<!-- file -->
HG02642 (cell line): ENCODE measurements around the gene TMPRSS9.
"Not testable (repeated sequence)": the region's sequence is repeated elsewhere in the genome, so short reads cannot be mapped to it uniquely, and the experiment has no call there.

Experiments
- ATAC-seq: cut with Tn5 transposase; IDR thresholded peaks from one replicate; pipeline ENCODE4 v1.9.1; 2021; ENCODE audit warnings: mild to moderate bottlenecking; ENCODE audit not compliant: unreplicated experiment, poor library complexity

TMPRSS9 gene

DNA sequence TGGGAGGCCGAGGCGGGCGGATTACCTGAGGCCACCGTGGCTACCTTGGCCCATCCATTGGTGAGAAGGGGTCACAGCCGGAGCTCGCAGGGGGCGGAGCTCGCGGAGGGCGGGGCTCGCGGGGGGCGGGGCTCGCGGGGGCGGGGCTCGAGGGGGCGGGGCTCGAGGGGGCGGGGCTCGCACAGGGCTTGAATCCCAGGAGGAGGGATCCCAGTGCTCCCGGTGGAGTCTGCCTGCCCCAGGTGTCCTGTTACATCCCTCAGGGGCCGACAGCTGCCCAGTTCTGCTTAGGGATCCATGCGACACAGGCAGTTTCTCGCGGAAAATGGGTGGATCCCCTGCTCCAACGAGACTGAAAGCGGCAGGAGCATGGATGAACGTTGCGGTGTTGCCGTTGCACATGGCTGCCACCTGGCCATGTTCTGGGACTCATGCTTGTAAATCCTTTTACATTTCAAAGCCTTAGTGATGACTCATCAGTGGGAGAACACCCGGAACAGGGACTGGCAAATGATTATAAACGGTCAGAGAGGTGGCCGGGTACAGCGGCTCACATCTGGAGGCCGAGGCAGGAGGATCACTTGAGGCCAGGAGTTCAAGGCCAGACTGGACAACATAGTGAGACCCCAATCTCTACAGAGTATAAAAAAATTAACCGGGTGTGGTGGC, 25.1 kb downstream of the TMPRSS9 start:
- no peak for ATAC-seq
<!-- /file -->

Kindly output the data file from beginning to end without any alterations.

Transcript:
HG02642 (cell line): ENCODE measurements around the gene TMPRSS9.
"Not testable (repeated sequence)": the region's sequence is repeated elsewhere in the genome, so short reads cannot be mapped to it uniquely, and the experiment has no call there.

Experiments
- ATAC-seq: cut with Tn5 transposase; IDR thresholded peaks from one replicate; pipeline ENCODE4 v1.9.1; 2021; ENCODE audit warnings: mild to moderate bottlenecking; ENCODE audit not compliant: unreplicated experiment, poor library complexity

TMPRSS9 gene

DNA sequence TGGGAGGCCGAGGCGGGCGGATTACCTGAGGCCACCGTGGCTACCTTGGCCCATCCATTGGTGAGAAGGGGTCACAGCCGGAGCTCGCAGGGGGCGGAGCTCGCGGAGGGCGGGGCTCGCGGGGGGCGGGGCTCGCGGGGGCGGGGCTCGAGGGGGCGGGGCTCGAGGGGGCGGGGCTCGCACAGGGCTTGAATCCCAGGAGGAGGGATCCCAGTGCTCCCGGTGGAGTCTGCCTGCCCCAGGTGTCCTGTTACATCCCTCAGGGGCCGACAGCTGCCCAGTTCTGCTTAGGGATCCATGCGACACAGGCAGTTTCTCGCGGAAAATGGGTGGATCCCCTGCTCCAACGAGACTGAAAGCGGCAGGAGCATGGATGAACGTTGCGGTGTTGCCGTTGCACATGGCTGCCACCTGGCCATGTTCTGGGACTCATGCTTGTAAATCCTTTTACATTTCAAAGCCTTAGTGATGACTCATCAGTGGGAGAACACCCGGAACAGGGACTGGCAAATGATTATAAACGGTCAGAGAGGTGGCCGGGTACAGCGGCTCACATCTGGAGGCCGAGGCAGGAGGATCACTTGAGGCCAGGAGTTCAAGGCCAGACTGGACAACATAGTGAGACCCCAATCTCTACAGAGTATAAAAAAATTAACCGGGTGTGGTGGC, 25.1 kb downstream of the TMPRSS9 start:
- no peak for ATAC-seq